Gustavo Petro will be the next mayor of Bogotá after winning 32 percent of the vote in yesterday’s election. Elected to the Senate in 2006, Petro of the Movimiento Progresista (Progressive Movement) party ran on a platform of zero corruption. Enrique Peñalosa conceded after losing to Petro by 7 percentage points; he won 25 percent of total votes.
Peñalosa, mayor from 1998 to 2001, oversaw development of a rapid transit system during his mandate that has earned praise from urban planners and other Latin American mayors. Peñalosa also enjoyed the support during his campaign of former President Alvaro Uribe. Petro, an ex-guerrilla of the M-19 movement that disbanded in the 1980s, finished fourth in Colombia’s 2010 presidential election.
In a victory speech, Petro promised his governing attitude would embrace dialogue. He also told Colombian daily El Tiempo that his administration would transfer decision-making power “to the citizenry, by means of the budget and democratic participation.”
Petro’s message against corruption firmly resonates with bogotanos, particularly as Bogotá’s former mayor, Samuel Moreno, awaits a verdict after being indicted by Colombia’s inspector general last month on charges of fraudulent contracting, embezzlement and extortion regarding public works projects. Petro was instrumental in uncovering the scandal earlier this year.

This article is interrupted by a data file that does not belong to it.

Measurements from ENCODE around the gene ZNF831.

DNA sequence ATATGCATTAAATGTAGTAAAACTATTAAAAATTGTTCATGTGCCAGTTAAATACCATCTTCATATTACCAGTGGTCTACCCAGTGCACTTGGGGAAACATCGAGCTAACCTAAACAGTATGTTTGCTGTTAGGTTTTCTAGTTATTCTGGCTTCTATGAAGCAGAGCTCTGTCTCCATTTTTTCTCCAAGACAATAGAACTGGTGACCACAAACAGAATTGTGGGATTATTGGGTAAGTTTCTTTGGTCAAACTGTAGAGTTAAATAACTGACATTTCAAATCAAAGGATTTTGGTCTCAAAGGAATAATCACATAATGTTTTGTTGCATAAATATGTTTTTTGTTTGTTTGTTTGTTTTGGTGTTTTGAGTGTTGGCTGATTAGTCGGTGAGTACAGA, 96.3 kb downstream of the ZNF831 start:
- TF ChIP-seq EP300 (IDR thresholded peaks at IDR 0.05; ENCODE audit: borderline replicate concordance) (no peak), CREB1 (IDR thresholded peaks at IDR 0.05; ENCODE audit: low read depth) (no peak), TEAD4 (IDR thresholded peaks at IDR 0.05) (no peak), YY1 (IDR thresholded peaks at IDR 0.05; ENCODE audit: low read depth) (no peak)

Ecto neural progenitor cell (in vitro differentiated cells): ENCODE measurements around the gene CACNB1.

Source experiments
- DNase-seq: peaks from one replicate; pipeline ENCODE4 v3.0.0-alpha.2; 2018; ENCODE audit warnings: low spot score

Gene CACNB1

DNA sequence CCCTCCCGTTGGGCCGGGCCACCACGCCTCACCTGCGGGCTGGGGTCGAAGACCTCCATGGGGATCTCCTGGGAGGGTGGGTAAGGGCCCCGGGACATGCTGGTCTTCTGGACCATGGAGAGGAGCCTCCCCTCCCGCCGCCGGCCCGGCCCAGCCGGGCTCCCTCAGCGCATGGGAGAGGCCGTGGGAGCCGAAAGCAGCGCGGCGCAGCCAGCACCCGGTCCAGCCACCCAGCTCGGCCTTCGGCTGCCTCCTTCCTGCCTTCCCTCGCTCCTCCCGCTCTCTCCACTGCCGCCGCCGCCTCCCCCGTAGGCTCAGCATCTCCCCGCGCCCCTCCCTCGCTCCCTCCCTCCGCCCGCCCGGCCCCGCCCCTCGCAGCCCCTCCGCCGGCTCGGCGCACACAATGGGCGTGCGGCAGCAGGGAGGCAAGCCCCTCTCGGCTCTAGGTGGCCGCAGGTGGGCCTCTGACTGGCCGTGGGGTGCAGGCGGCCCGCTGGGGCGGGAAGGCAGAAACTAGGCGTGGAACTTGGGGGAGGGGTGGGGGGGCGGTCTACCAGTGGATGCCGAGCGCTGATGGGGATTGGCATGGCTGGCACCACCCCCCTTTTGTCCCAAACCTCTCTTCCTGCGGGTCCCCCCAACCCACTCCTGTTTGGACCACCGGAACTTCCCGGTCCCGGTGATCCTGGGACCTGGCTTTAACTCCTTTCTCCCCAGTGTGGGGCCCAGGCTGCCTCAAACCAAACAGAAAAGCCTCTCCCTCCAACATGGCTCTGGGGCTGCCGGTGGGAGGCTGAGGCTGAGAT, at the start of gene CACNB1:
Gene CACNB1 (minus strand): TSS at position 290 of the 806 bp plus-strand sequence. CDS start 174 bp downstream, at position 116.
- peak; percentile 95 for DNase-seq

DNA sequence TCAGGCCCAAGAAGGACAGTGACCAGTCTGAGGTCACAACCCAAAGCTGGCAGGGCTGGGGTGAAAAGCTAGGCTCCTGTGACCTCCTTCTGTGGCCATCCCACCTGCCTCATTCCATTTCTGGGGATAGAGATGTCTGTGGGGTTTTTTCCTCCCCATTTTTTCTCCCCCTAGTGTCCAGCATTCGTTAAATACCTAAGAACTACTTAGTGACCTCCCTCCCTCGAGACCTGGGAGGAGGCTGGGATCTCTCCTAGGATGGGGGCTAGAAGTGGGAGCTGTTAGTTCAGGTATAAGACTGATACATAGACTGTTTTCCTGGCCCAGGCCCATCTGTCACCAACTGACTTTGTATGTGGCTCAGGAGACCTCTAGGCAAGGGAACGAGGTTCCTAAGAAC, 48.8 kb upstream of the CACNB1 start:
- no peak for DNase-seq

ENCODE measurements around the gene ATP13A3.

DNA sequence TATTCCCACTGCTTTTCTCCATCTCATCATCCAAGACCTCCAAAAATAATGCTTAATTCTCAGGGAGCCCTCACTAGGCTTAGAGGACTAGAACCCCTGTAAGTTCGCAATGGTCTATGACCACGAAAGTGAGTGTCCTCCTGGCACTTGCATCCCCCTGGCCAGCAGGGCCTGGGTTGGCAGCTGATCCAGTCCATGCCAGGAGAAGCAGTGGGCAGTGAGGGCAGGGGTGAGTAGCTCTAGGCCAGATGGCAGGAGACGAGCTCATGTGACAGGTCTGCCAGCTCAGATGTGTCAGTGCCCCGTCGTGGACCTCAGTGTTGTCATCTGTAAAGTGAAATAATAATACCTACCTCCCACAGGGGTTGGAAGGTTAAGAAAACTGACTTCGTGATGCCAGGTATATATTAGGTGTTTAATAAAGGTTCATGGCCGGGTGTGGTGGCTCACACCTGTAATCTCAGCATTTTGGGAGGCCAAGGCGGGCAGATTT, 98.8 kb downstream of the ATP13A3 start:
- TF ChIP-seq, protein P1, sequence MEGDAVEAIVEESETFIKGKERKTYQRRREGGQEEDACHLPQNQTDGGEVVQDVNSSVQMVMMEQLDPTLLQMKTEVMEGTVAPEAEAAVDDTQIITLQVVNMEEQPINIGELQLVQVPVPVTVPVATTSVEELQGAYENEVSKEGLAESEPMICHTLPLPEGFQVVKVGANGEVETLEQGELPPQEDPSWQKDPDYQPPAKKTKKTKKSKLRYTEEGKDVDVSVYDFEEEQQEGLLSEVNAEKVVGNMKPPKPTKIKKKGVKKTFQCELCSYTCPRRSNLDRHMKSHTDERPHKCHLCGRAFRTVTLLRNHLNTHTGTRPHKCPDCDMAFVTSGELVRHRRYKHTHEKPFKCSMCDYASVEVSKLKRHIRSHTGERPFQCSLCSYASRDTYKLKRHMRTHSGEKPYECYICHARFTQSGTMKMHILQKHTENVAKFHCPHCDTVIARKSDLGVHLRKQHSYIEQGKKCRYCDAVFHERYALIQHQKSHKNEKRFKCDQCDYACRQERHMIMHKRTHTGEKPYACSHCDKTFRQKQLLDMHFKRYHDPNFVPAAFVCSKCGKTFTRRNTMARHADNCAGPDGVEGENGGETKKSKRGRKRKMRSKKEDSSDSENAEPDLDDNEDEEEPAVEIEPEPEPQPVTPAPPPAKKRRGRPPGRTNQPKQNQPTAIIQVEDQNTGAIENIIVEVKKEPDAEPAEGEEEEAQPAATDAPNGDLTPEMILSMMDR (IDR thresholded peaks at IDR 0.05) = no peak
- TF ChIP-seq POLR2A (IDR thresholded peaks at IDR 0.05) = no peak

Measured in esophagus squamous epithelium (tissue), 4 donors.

Aside from voting in in the capital district, Colombians went to the polls yesterday to vote for 32 governorships and 1,100 mayoralties and municipal council seats. Petro takes office in January.
June 1: This AQ-Efecto Naím segment looks at sustainable cities in the hemisphere.
Guatemala City, Guatemala
Mexico City, Mexico
Juan Manuel Henao
New York, NY
Rio de Janeiro, Brazil
San Salvador, El Salvador
Julio Rank Wright
Christian Gómez, Jr.
Johanna Mendelson Forman